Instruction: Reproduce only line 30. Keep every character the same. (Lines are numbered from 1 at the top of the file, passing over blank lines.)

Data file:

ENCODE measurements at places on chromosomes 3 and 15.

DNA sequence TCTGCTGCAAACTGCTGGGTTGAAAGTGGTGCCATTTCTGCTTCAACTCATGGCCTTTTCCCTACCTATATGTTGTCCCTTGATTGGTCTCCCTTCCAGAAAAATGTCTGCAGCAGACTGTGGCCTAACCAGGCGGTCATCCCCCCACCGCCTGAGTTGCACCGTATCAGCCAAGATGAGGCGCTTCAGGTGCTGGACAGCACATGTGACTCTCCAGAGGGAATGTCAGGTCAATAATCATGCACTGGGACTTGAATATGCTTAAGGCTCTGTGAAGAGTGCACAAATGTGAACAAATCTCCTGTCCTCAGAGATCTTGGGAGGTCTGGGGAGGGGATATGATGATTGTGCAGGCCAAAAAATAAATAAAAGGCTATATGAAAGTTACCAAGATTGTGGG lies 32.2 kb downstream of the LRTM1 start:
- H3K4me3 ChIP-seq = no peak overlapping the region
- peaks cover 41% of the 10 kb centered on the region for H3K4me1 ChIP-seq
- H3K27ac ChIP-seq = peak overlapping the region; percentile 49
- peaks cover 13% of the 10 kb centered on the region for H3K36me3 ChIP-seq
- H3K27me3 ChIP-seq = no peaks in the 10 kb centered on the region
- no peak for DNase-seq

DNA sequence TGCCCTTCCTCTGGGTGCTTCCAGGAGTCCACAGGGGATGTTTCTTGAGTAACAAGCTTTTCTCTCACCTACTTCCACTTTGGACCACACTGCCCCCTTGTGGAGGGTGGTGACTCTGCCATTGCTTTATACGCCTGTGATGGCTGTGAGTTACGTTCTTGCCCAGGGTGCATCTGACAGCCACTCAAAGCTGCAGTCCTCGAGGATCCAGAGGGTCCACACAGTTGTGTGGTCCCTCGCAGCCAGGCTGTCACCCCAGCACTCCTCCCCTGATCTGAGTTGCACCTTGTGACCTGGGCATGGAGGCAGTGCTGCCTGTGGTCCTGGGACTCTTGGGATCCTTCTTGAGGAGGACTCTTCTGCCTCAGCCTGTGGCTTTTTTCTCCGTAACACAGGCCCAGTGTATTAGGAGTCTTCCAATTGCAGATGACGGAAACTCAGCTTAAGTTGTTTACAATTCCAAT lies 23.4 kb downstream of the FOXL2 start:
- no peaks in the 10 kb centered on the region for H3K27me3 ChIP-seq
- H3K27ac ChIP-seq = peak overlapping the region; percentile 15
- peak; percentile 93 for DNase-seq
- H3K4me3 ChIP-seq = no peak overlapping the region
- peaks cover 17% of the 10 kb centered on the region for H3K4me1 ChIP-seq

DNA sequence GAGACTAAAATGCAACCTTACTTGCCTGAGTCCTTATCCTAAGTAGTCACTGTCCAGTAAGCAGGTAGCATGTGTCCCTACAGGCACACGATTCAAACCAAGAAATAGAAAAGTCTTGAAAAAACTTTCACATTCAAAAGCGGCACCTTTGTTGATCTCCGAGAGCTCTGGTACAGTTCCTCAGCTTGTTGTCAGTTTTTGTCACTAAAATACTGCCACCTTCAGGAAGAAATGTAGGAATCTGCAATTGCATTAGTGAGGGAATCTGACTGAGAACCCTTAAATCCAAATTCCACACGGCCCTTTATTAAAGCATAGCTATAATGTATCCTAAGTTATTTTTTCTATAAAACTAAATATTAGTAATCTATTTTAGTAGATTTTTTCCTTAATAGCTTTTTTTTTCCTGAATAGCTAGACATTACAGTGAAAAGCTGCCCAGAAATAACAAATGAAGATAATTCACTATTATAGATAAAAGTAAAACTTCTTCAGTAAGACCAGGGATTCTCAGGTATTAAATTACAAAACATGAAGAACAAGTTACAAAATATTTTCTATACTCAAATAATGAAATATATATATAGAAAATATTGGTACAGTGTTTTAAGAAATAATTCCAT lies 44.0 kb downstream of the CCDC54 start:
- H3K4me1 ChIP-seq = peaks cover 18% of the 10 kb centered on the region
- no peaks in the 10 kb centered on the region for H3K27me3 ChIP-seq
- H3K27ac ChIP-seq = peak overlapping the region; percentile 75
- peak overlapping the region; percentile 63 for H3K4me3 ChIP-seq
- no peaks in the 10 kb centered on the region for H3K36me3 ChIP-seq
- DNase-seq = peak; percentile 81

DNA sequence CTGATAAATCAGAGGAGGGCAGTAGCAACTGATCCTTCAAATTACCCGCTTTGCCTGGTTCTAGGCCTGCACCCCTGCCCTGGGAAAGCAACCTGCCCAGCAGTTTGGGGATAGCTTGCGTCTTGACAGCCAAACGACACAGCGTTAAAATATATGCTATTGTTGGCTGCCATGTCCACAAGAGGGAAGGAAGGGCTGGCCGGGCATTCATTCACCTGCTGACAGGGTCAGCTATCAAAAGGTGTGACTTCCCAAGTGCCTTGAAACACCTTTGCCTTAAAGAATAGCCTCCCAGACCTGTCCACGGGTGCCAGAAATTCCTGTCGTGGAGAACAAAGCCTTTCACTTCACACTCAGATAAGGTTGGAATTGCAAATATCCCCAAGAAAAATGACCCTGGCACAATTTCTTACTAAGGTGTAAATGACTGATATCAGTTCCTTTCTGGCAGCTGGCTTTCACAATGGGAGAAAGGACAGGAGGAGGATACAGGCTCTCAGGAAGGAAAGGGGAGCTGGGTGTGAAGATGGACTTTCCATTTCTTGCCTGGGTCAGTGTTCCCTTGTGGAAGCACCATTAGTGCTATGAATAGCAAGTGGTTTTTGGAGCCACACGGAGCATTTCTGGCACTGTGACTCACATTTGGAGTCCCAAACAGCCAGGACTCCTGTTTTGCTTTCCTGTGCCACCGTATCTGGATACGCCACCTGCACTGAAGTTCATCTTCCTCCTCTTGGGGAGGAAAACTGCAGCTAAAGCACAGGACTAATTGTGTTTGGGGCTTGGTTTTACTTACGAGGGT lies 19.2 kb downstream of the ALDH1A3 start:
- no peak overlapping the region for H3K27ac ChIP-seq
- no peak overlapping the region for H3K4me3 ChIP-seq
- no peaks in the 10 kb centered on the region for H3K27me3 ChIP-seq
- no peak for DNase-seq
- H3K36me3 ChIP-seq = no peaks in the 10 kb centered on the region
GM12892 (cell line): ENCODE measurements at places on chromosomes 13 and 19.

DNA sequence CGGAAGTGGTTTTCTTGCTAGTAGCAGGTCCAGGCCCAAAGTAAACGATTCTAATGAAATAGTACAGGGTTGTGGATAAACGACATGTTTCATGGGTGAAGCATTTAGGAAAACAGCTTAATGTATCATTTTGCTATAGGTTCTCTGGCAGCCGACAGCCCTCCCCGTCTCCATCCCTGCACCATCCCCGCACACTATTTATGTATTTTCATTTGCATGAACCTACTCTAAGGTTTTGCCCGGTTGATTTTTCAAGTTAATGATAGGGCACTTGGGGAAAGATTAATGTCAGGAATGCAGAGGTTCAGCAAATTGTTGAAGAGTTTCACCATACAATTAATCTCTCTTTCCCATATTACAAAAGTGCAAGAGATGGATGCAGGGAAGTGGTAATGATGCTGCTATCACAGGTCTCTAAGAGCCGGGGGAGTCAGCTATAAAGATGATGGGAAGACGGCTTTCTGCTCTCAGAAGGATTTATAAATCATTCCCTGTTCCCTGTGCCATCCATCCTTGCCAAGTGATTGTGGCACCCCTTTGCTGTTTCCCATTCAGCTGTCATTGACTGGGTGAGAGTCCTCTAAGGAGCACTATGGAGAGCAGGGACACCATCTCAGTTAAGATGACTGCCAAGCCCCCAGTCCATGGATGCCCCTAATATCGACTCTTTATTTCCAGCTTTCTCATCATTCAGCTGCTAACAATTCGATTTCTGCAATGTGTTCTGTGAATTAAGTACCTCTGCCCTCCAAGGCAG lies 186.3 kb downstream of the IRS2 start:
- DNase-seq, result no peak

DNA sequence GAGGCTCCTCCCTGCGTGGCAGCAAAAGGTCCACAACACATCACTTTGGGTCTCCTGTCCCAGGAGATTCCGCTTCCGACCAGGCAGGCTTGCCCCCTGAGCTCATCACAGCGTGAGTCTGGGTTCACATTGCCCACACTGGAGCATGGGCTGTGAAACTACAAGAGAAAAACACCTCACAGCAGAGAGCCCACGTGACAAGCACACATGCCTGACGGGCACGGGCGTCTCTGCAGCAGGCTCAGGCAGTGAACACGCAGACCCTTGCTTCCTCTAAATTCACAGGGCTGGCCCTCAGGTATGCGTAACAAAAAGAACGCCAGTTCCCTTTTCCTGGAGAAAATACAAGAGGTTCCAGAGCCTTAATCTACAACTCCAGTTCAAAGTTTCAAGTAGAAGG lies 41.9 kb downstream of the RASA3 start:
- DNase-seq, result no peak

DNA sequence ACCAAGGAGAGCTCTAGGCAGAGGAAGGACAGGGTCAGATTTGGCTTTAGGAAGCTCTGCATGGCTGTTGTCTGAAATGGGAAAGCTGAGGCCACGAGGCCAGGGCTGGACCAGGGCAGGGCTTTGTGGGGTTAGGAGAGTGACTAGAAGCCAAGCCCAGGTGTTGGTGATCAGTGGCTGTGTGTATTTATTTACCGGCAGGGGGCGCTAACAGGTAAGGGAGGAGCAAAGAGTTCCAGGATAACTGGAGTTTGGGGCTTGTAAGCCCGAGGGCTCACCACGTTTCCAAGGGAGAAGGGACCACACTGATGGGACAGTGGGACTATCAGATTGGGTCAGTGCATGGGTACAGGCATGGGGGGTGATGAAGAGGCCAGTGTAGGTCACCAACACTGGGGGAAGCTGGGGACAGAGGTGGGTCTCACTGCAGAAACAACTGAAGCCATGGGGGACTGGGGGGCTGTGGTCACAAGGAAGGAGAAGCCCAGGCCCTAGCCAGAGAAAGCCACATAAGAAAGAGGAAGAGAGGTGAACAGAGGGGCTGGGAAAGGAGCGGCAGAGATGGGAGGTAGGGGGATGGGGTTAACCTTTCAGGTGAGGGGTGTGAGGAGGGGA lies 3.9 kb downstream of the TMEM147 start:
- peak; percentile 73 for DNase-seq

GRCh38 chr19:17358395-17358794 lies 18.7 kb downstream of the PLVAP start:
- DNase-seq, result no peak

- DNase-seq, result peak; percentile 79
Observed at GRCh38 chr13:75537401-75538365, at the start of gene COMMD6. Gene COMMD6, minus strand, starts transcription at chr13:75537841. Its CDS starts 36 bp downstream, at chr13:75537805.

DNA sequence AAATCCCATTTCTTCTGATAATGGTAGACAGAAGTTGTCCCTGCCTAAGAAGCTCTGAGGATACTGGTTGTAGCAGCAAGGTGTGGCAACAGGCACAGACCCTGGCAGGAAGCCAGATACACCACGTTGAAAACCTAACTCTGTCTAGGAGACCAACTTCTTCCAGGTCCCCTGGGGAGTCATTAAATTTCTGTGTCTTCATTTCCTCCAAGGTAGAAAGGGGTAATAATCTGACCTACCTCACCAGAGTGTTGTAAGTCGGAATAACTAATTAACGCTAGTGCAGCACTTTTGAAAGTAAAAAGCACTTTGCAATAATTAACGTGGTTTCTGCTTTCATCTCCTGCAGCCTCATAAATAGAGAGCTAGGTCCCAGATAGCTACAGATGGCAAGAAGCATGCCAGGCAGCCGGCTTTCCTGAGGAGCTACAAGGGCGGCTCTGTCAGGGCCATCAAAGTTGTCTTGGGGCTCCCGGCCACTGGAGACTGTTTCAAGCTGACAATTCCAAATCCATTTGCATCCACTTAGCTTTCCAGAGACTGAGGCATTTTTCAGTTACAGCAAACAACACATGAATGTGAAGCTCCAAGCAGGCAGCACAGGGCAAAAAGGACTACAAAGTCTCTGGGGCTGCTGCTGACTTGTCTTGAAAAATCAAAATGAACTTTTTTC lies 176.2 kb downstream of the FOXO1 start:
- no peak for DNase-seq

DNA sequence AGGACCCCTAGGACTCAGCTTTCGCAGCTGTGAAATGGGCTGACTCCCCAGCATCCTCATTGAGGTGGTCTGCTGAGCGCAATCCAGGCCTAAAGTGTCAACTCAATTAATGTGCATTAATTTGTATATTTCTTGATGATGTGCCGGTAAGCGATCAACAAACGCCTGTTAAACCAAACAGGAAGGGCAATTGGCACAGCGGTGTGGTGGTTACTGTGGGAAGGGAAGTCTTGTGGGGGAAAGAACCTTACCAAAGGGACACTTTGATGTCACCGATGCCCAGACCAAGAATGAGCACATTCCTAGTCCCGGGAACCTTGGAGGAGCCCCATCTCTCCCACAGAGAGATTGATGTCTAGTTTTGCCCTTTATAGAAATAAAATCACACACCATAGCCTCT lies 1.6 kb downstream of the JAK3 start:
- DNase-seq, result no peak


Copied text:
- DNase-seq, result no peak